But there’s a wild card that may not make this so easy: Obama is expected to roll out his executive action shielding more people from deportations in mid-September, right before government funding runs out. That could prove the political equivalent of rolling a grenade into the House GOP caucus right when GOP leaders are hoping for calm.
Ryan hopes Republicans will line up in orderly fashion behind a “clean CR” that will fund the government through mid-December, averting any shutdown theatrics just before the election. (Remember, the Republican brand tanked badly in the wake of last year’s shutdown insanity.) The question is whether House conservatives will go along.
That’s where Obama’s executive action on deportations comes in. If Obama does something even remotely ambitious — and it’s not clear he will, but it is possible — conservatives will erupt. Ted Cruz will spew charges of lawlessness in all directions as he rampages throughout the Conservative Entertainment Complex. It’s not hard to imagine House conservatives agitating to attach to the CR some mechanism that blocks Obummer’s Amnesty from moving forward. (That’s what happened in 2013, but the focus was Obamacare.)
After all, House Republicans only just got done voting to roll back Obama’s Deferred Action for Childhood Arrivals program — which protects the DREAMers — because conservatives insisted on it as a condition for supporting a bill to address the border crisis. From their perspective, they may now be staring at DACA on Steroids. Given Ted Cruz’s well-established ability to move House Republicans around like pawns, it’s reasonable to speculate that we may see Cruz and other conservatives insist on no CR unless it also does something to block said DACA on Steroids.
It’s my bet House GOP leaders are hoping their lawsuit against the president acts as a valve to release such pressures. They may argue it’s folly for House Republicans to stage another battle around the CR because it could imperil their chances of cleaning up in the midterms — and that they should temporarily confine their war on Obama lawlessness to the GOP lawsuit. But many conservatives think the lawsuit is a stunt — and also see the threatened expansion of DACA as supreme tyranny — so they may not be persuaded to stand down.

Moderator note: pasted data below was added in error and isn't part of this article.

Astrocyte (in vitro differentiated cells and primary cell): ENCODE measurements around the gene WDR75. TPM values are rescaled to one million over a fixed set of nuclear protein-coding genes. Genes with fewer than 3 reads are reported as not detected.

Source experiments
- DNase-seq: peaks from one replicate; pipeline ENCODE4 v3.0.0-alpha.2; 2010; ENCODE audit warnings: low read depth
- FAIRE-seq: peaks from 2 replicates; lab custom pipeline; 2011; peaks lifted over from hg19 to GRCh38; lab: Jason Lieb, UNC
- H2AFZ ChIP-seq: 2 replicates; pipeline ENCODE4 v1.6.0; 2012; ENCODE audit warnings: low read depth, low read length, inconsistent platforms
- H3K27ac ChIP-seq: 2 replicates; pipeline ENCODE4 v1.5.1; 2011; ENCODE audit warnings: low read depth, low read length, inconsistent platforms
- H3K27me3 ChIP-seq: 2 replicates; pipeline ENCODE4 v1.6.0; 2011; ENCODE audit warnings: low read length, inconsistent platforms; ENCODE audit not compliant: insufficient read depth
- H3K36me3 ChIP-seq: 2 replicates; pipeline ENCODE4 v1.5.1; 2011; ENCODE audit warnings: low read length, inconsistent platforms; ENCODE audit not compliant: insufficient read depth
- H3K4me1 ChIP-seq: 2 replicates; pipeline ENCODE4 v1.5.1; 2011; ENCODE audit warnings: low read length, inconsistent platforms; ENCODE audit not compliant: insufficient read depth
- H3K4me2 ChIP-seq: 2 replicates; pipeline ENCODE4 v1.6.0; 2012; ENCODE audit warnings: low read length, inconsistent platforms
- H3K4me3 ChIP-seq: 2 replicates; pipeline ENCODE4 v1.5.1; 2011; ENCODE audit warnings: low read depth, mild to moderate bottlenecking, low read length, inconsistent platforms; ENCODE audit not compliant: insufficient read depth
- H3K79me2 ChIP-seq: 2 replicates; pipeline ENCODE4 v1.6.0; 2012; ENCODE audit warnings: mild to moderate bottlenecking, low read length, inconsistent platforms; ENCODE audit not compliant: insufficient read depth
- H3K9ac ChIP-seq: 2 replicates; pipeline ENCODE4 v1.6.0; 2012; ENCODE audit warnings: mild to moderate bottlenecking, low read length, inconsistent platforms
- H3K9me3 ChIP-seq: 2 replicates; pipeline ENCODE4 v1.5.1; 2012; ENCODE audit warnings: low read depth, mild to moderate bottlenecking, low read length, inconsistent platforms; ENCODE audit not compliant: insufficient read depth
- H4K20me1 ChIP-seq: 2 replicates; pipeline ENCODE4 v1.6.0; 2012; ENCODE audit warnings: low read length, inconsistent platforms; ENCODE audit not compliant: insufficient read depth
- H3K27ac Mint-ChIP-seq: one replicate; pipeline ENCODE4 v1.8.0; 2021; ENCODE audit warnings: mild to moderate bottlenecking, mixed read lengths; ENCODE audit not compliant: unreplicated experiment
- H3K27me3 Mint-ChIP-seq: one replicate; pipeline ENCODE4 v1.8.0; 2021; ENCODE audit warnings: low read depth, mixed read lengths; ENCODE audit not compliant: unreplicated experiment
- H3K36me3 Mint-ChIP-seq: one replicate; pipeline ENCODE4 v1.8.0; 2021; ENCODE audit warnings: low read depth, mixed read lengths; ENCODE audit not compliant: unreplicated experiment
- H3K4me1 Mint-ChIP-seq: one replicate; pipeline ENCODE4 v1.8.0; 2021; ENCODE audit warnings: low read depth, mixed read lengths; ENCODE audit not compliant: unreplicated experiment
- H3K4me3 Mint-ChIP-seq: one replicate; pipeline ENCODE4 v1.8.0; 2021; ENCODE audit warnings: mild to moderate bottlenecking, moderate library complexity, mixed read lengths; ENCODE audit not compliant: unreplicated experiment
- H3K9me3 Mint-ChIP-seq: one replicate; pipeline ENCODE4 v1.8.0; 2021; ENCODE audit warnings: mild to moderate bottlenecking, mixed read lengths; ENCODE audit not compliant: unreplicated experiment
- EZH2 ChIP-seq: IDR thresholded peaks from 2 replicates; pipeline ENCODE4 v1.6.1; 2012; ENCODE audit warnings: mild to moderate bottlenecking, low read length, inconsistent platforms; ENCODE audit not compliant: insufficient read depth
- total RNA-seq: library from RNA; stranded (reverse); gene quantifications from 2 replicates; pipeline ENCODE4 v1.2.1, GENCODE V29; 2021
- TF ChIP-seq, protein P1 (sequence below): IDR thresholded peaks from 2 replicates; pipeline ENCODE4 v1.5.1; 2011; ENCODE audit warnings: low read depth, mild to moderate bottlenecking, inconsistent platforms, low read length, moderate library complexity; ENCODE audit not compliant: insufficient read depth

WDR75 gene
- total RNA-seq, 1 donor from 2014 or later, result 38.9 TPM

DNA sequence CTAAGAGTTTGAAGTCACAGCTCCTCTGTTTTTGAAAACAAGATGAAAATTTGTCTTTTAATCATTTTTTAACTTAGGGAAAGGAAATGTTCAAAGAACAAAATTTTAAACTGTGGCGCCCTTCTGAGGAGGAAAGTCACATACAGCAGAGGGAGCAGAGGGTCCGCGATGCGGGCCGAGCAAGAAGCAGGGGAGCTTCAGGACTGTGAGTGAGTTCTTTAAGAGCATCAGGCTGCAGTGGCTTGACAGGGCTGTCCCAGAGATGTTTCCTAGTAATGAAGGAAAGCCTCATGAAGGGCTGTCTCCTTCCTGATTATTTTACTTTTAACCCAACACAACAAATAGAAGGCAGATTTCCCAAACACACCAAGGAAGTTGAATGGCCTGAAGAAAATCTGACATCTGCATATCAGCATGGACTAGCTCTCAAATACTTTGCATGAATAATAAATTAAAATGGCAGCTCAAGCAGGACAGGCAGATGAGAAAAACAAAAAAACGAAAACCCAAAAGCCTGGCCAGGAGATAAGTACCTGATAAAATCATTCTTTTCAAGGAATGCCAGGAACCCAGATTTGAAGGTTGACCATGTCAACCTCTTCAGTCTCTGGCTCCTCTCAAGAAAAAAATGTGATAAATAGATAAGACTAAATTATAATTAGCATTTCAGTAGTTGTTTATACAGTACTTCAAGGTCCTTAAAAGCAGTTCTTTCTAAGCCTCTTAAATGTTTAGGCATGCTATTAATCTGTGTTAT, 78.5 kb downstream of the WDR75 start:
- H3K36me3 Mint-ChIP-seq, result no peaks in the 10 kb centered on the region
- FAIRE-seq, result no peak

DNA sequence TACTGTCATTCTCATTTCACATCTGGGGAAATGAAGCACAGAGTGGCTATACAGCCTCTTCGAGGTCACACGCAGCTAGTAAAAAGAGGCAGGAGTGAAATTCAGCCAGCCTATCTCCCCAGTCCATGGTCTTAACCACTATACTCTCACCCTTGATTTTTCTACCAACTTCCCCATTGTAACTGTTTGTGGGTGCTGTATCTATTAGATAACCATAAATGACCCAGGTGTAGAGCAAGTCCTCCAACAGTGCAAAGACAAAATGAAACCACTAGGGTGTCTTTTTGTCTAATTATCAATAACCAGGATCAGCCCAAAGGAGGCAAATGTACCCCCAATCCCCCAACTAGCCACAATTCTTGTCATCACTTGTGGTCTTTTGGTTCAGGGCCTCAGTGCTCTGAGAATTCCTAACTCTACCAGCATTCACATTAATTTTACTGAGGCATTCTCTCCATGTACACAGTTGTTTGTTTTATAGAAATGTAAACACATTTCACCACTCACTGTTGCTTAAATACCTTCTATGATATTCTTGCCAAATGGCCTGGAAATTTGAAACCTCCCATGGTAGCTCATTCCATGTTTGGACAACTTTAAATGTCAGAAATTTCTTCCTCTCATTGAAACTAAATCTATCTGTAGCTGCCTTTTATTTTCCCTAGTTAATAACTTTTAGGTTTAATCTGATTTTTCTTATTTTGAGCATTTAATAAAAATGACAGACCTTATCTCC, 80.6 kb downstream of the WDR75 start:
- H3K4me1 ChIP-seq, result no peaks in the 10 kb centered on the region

House Dems are already needling Republicans on the possibility of a shutdown. DCCC chair Steve Israel said yesterday: “For the sake of our economy, this Republican Congress needs to take shutdowns off the table once and for all.”
For many reasons, the above scenario may not come to pass. Obama may not roll out his executive action on schedule. If he does and conservatives do rebel, House Republicans may have the option of passing something with a lot of Dems, since there may be bipartisan agreement on previously set spending levels. But they may end up getting conservatives very, very angry in the process.
As I’ve detailed here before, the politics of Obama’s executive action are very dicey for Democrats. But they could also prove pretty tricky for Republicans, if it goads them into more dysfunction and infighting.
Interestingly, there’s a slight difference between Senate and House Dems at play here. Senate Dem operatives are worried about Obama’s coming move, because control of the Senate will be decided in places where Obama is already extremely unpopular among white voters. Yet House Dems have been less vocally worried about it. They have more to gain from an outbreak of the sort of House GOP crazy that could be provoked by it.
You can expect House Dems to increasingly call on Republicans to close down the possibility of a shutdown by promptly funding the government when Congress returns — right when talk of Obama’s executive action heats up.